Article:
News Scan for Sep 12, 2013

Dengue cases in Florida
;
Health departments and the recession
;
European foodborne disease
;
C diff, MRSA treatments

Dengue cases in Martin County, Florida, reach 18

Martin County, Florida, today confirmed 3 more dengue infections to bring the county's total to 18, The Global Dispatch reported, as a blood center suspended collections in Martin County and neighboring St. Lucie County.

The Florida Department of Health (FDH) said that all the cases were acquired in the Rio and Jensen Beach area of the county. Of the case-patients, 11 are Martin County residents, 2 are non-Floridians, 1 is a Palm Beach resident, and 4 are St. Lucie residents who visited Martin County.

In addition, officials said they plan to conduct a community survey to determine the extent of dengue fever in the area and to help stop disease spread, the Global Dispatch story said.

"Teams from the Florida Department of Health and Martin County Mosquito Control will begin visiting homes in the Rio and Jensen Beach area tomorrow," Karlette Peck, MPH, a health officer with the FDH in Martin County, said today. She said the 1-week effort will provide prevention information, survey residents about risk, and, with people's consent, draw blood for dengue testing.

Also, yesterday OneBlood, a Florida-based blood bank. announced that it has suspended blood collection operations in Martin and St. Lucie counties, the agency said in a press release.

"Safety of the blood supply is our number one priority," said Rita Reik, MD, OneBlood's chief medical officer. "We will resume blood collections in Martin and St. Lucie counties once it is determined the threat of dengue fever has been minimized."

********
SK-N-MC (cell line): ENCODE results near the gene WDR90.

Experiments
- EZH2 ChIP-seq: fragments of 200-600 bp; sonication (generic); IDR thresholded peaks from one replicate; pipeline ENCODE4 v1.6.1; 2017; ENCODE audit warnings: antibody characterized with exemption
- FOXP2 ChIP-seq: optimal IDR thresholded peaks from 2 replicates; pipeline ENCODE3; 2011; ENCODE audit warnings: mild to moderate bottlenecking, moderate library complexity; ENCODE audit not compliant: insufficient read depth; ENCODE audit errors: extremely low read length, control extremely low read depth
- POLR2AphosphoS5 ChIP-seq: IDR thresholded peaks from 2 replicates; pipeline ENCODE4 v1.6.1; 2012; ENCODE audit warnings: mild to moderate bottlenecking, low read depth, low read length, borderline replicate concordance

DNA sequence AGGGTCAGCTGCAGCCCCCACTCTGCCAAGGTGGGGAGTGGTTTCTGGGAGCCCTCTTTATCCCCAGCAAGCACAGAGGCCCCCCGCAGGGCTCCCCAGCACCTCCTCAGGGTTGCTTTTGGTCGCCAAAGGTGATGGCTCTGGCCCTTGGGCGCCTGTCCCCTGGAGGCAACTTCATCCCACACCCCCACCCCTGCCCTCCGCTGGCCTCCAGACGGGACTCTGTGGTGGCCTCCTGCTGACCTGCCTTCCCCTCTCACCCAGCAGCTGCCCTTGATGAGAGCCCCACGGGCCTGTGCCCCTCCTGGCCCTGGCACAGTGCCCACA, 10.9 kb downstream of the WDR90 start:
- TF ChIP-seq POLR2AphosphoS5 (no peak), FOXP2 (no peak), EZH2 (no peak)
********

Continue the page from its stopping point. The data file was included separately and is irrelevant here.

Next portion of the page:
Sep 12 Global Dispatch story
Sep 11 OneBlood
press release

 

Job losses, program cuts still burden local health departments

Nearly half of local health departments are experiencing reductions in or elimination of services, and more than a quarter had budget cuts last year, according to an economic survey covering 2012 data from the National Association of County & City Health Officials (NAACHO).

NACCHO found through its National Profile of Local Health Department Survey that the health departments have shown modest improvement since the recent recession but that work remains to rebuild to reach prior staffing and service levels, the group said in a press release yesterday.

Local health departments have lost 43,900 jobs since 2008 owing to layoffs and attrition, says the release. In 2012, losses and gains in jobs were about equal, with 4,000 jobs added and 4,300 lost, but "41% of departments nationwide experienced some type of reduction in workforce capacity," it said. Furthermore, 22% of departments had cuts in immunization services and 15% had cuts in emergency preparedness and maternal and child health services in 2012.

NACCHO's survey, carried out before the 2013 sequester cuts, contained questions regarding budget, staffing, and program cuts. Of the 2,532 surveys administered from January to March 2013, 2,000 were completed, for a response rate of 79%; results were weighted to adjust for nonresponses.
Sep 12 NACCHO press release
Summary of 2012 NAACHO economic survey findings
State-level findings of survey

 

Report: Foodborne Campylobacter, E coli up in Europe

A newly released epidemiologic report on surveillance focusing on six priority food- and waterborne diseases in the European Union/European Economic Area (EU/EEA) reports that campylobacteriosis and Shiga toxin/verotoxin–producing Escherichia coli (STEC/VTEC) increased in incidence and that salmonellosis, shigellosis, and yersiniosis declined over a 4-year study period.

The European Centre for Disease Prevention and Control (ECDC) annually produces an epidemiologic report, but the new one, "Surveillance of Food- and Waterborne Diseases in the EU/EEA," is the first dedicated to enhanced surveillance on the six priority diseases. The data analyzed were gathered through The European Surveillance System from 2006 through 2009.